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Then that's a breaking change of the someBigFunction()s interface and it should be treated with care, not just quickly patching on a promise and hope for the best. Javascript is single threaded so when you wrote someBigFunction() you didn't have to think of parallel side effects. If you suddenly pause the execution of someBigFunc() and allow the user to mess around with the interface, the global state that someBigFunc() is working on might become changed.

Simply slabbing on a promise inside such a function only works if the function is pure to start with. Usually that's not the case with slow functions in javascript since the slowest thing in javascript is messing with the DOM, i.e global state.

The fact that I changed a calculation from a constant to reading its value from indexeddb shouldnt need to be an intrusive change. It is makes things more likely to break, there isnt some 'oh you decided to do io so you deserve to do a big refactor' point

And this is why handling state in imperative programs is such a mess. You are fundamentally changing the way state is treated in that application - why shouldn't it require a massive refactor?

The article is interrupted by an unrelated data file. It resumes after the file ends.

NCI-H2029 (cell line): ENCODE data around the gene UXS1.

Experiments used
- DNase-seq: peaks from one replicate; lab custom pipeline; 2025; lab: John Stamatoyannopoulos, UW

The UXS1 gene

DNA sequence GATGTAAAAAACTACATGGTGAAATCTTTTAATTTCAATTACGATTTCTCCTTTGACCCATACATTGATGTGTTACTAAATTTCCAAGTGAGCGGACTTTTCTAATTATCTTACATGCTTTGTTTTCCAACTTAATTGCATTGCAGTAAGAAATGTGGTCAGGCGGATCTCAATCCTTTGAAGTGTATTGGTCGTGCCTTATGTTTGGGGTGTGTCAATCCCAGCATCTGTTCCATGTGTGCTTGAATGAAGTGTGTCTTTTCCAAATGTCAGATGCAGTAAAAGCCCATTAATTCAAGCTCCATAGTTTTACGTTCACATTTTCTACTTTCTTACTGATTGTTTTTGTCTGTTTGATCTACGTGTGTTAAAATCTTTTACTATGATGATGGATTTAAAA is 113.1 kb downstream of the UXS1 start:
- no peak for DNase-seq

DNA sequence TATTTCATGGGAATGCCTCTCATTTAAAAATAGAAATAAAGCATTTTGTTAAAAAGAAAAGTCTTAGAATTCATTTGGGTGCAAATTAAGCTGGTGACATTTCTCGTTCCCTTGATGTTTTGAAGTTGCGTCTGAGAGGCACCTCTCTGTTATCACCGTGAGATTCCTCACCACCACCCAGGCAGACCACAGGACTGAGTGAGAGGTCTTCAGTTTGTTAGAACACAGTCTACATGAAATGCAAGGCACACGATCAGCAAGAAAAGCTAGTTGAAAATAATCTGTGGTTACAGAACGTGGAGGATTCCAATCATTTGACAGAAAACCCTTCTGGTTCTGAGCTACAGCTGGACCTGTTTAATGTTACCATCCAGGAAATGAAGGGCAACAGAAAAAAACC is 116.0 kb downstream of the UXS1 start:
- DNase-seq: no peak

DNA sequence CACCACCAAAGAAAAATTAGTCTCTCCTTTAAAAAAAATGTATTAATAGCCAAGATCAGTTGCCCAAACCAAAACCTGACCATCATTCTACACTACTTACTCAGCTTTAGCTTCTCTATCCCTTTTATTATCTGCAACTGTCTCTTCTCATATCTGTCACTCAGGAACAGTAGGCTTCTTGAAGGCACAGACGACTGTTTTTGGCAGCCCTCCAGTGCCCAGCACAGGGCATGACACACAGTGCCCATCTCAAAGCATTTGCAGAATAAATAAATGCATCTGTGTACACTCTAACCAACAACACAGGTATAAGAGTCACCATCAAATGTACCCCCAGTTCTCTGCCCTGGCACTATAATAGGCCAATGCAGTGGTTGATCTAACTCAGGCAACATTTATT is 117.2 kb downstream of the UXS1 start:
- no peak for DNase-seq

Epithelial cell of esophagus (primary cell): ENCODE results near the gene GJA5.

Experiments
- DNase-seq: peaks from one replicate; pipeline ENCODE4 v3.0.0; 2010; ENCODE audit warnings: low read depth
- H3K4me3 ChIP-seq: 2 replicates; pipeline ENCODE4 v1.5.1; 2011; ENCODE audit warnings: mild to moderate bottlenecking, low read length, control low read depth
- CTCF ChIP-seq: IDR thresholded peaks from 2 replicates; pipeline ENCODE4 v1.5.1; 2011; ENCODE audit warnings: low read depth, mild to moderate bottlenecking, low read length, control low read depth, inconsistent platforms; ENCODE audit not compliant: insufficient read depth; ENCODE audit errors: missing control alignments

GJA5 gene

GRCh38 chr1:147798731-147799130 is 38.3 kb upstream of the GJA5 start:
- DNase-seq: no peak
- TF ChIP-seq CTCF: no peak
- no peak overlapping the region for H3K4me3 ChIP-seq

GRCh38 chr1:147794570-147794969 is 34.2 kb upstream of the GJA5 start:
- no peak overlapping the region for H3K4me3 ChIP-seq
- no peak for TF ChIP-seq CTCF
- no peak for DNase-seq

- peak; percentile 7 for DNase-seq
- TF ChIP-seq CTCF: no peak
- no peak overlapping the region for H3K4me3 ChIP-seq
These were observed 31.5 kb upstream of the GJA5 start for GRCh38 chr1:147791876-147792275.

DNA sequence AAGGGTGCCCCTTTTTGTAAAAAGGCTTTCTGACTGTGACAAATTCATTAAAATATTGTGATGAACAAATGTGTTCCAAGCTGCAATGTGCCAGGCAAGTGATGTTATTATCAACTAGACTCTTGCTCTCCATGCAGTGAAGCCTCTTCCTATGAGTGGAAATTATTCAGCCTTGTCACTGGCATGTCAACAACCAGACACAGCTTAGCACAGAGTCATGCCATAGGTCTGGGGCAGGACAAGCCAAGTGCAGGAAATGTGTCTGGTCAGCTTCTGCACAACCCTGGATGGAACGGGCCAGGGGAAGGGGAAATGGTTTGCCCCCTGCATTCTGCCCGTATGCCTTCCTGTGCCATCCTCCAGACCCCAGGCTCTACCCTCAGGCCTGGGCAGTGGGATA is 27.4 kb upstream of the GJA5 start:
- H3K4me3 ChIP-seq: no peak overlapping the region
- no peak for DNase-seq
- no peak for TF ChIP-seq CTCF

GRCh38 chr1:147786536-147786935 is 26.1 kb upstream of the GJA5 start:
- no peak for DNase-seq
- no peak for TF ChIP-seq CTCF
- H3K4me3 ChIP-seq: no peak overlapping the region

Functional programs don't make this easier.

And don't say "monad transformer stacks" somehow solve this problem in an easier way.

Not necessarily because it is functional, but Erlang makes this vastly easier.

I find the "oh you changed tiny piece of logic, you should totally have to refactor every line of code that follows it" very strange. It obviously sucks, there are far better ways to handle it and they are slowly making it into the language.

Erlang makes it easier because it enforces no shared state between actors, and each actor has it's own independent thread of control.

Haskell definitely makes it easier. You can use preemptive green threads with almost all the ease of cooperatively multitasked code because of the prevalence of immutability.

You get the performance benefits of non-blocking code. The simplicity benefits of blocking code. And (almost) none of the threading hell you get in imperative languages.

Are they really preemptive? How does the scheduler decide when to switch?

Yeah, they are preemptive (though there had been a long-standing bug where threads that have no allocations don't get preempted, I believe it is fixed now).

This is some documentation of the scheduler: http://blog.ezyang.com/2013/01/the-ghc-scheduler/

Fair enough. It might be a breaking change but wouldn't it be nice if instead of having to rewrite everything into continuation passing style (a boring and error prone process!) you could just do something simple like

    var a = await someBigFunc()

      a <- someBigFunc()
Javascript in its current state is not built for supporting CPS programming very well. You often end up needing to reimplement control flow primitives like while loops, break statements and exception handling since those don't play nice with async stuff.

This syntax already exists in LiveScript (http://livescript.net/#backcalls) which compiles to straightforward JS.

    a <- doFirstThing()
    b, c <- doSecondThing(a)
    doFinalThing(b + c)

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